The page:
Williston was the only school budget this week to face defeat in the Chittenden South Supervisory Union. Though Williston saw a higher proposed budget increase than neighboring towns, Williston also is the only town in the supervisory union without declining enrollment.

This is only the second year in at least the last 30 – if not in Williston’s entire history – that Williston voters rejected the school budget. In 2003, when the state saw a record number of school budget rejections in part due to the state’s education funding law, Williston voters twice voted down the budget.

Fire/EMS Proposal

By a more than 3-2 margin, Williston voters rejected Town Article 9 which, had it been approved, would have authorized the town to create its own ambulance service and add six full-time firefighters/emergency medical technicians to the town payroll.

“I’m sick of paying taxes,” lifelong Williston resident David Martel said, adding that he voted “no” to everything. “They could have bought an ambulance for the cupola they put on that fire (building).”

Martel was referring to the new fire and rescue station on U.S. Route 2 that is toward the end of construction.

Martel, who has teenagers, said he’ll never be able to retire in Williston nor will his kids be able to afford to live here. Town decisions – from the kind of desks and computer monitors purchased for town employees to amenities in the new public safety buildings — are like having “champagne taste on a McDonald’s salary,” he said.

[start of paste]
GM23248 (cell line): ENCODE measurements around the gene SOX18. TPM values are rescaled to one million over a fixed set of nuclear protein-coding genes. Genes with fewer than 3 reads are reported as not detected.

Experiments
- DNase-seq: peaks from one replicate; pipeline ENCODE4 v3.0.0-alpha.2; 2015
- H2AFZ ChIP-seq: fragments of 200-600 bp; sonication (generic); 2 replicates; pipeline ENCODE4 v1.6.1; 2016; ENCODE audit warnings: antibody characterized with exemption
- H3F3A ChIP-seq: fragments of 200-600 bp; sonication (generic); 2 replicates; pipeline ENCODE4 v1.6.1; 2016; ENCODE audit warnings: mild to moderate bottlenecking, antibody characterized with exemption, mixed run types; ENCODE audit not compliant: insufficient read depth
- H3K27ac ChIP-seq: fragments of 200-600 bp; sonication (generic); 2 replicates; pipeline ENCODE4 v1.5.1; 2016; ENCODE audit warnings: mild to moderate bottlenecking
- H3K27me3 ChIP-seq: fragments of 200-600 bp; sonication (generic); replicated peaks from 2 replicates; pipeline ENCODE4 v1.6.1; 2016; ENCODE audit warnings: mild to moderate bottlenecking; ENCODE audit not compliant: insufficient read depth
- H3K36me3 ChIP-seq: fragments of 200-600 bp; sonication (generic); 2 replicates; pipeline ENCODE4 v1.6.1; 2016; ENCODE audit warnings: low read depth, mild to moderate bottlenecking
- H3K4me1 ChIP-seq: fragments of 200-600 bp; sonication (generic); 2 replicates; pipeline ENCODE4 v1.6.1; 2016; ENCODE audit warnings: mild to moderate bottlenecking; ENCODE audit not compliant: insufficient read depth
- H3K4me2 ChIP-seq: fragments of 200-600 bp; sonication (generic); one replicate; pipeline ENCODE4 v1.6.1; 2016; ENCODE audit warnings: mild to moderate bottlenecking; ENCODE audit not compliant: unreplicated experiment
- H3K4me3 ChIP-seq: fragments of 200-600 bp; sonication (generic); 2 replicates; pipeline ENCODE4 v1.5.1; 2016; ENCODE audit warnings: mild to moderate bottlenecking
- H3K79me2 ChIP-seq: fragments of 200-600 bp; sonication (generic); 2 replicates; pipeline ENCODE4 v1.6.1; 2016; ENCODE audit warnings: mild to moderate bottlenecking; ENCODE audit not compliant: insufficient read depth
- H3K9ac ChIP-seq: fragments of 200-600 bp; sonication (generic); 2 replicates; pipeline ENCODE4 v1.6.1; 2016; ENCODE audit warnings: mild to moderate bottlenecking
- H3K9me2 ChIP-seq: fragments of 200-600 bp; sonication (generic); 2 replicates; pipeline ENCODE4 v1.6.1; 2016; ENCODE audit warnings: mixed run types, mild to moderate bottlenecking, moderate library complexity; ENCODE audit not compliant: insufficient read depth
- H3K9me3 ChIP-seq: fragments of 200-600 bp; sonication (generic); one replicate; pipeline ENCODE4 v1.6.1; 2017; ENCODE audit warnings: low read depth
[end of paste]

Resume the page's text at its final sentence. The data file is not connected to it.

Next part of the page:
Sarah Bunning, who lived in St. George seven years before moving to Williston more than a year ago, said she supported the fire and EMS proposal.

“I think Williston, as it’s growing, needs more of a fire and rescue presence,” Bunning said.

Williston Fire Chief Ken Morton said 200-300 people passing by the Fire/EMS information table this week were asked if they wanted to volunteer to be a firefighter or first responder.

“Goose egg. Nobody. Not a single person put their name down,” Morton said. “I hope in those cases they went in and voted yes for Article 9 because if you can’t serve on the fire department or EMS and you also don’t support having at least a baseline staff…” he trailed off.

Currently full-time firefighters cover fire calls Monday through Friday, 7 a.m. to 6 p.m.; volunteer firefighters handle calls nights and weekends. Williston on-call first responders volunteer for shifts to respond to medical calls nights and weekends and some weekdays. St. Michael’s Rescue provides Williston’s primary ambulance service.

A federal grant would pay all of the salaries for the first two years, and part of the salaries in years three to five. The remainder of the initiative was to be paid for by ambulance service revenue and property taxes. In the initiative’s most expensive year, town officials estimate it would cost homeowners $20 per $100,000 of a home’s assessed value.

Tuesday’s vote may not be the last word, however. Under state law any resident may request reconsideration – either an identical or modified proposal — with a petition of 5 percent of registered voters. In this case, that’s 340 voters. There is no required margin to reverse the vote; a simple majority could carry it.

[Read more…]

Potholes or new pavement?

Transportation chief promotes road repairs

By Greg Elias
Observer staff

Neale Lunderville is on a mission.

Lunderville, who heads the Vermont Agency of Transportation, has for the past few months visited local media outlets to spread word of Gov. Jim Douglas’s road maintenance initiative.